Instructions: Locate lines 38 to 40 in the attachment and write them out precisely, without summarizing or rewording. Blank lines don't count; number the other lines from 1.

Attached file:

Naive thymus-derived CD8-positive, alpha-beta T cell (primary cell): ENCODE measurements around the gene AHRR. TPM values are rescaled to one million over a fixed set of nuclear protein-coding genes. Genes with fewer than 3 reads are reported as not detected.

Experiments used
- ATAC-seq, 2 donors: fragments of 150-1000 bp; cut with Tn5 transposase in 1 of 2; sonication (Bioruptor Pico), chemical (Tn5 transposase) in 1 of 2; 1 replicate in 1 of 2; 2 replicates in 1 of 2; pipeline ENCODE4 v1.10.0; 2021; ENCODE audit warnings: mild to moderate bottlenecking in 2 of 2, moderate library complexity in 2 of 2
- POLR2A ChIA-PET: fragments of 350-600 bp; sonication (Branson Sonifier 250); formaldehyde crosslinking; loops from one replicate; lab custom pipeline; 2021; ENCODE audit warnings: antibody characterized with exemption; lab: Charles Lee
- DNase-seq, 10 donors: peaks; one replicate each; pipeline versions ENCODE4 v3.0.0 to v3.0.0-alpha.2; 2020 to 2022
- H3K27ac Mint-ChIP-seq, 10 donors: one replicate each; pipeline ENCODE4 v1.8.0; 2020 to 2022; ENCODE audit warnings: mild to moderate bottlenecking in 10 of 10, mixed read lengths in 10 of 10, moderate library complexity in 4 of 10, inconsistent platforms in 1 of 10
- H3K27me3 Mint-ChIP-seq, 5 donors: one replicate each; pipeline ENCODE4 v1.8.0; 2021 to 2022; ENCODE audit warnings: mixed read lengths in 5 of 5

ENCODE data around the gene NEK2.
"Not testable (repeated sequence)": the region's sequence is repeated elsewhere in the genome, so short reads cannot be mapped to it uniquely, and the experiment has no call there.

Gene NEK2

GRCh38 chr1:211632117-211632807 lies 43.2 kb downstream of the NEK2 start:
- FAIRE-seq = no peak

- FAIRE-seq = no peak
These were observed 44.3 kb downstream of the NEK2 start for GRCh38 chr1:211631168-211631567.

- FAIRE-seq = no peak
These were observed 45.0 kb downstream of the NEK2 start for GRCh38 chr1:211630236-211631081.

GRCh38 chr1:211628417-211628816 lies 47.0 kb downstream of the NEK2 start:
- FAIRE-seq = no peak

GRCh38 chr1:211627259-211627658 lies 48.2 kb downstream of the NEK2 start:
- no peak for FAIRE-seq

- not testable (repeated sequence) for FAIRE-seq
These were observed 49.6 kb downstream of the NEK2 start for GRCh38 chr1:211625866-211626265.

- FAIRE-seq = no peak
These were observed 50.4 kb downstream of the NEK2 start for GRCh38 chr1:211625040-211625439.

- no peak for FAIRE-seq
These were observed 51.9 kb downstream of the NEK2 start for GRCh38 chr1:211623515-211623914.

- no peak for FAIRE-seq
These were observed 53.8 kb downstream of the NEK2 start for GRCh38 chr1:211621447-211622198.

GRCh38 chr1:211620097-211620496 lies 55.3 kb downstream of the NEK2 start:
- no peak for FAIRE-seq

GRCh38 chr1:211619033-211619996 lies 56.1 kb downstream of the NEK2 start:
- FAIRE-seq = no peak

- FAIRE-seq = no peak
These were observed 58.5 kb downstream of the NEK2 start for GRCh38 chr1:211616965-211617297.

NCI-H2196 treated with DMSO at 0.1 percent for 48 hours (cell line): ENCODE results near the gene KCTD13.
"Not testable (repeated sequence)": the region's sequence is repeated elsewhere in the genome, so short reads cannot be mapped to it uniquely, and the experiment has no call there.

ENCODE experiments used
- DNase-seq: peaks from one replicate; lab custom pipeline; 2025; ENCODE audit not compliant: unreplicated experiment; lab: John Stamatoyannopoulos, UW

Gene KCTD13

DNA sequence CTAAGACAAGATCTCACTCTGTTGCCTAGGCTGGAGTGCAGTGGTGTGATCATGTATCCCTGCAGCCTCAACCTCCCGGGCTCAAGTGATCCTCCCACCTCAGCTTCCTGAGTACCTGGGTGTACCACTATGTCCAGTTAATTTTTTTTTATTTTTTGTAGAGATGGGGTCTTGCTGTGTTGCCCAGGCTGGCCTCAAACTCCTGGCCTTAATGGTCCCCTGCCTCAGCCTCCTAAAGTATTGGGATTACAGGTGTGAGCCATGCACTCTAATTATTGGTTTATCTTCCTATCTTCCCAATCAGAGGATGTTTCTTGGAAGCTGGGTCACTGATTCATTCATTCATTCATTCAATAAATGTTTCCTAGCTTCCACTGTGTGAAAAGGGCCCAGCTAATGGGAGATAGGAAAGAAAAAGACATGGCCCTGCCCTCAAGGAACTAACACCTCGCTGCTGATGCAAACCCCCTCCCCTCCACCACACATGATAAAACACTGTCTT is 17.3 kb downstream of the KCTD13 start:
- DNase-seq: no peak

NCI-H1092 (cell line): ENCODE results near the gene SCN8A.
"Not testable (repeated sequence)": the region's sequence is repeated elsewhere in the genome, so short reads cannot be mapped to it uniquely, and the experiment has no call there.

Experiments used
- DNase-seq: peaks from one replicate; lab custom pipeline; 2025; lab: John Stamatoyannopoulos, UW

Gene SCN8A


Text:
- DNase-seq: peaks from one replicate; lab custom pipeline; 2025; ENCODE audit not compliant: unreplicated experiment; lab: John Stamatoyannopoulos, UW

Gene KCTD13

DNA sequence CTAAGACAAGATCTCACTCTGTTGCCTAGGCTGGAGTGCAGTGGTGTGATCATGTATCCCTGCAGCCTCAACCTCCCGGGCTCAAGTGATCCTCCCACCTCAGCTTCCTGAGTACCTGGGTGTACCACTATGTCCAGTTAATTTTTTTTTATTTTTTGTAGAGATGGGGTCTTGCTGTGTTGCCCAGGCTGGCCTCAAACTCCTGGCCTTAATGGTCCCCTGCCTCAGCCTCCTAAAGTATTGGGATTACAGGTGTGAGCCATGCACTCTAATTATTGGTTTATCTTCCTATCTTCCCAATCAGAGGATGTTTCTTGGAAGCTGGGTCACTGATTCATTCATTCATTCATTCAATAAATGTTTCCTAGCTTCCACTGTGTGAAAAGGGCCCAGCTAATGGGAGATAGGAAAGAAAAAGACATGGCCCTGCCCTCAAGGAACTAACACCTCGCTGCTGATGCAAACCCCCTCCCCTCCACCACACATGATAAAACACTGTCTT is 17.3 kb downstream of the KCTD13 start: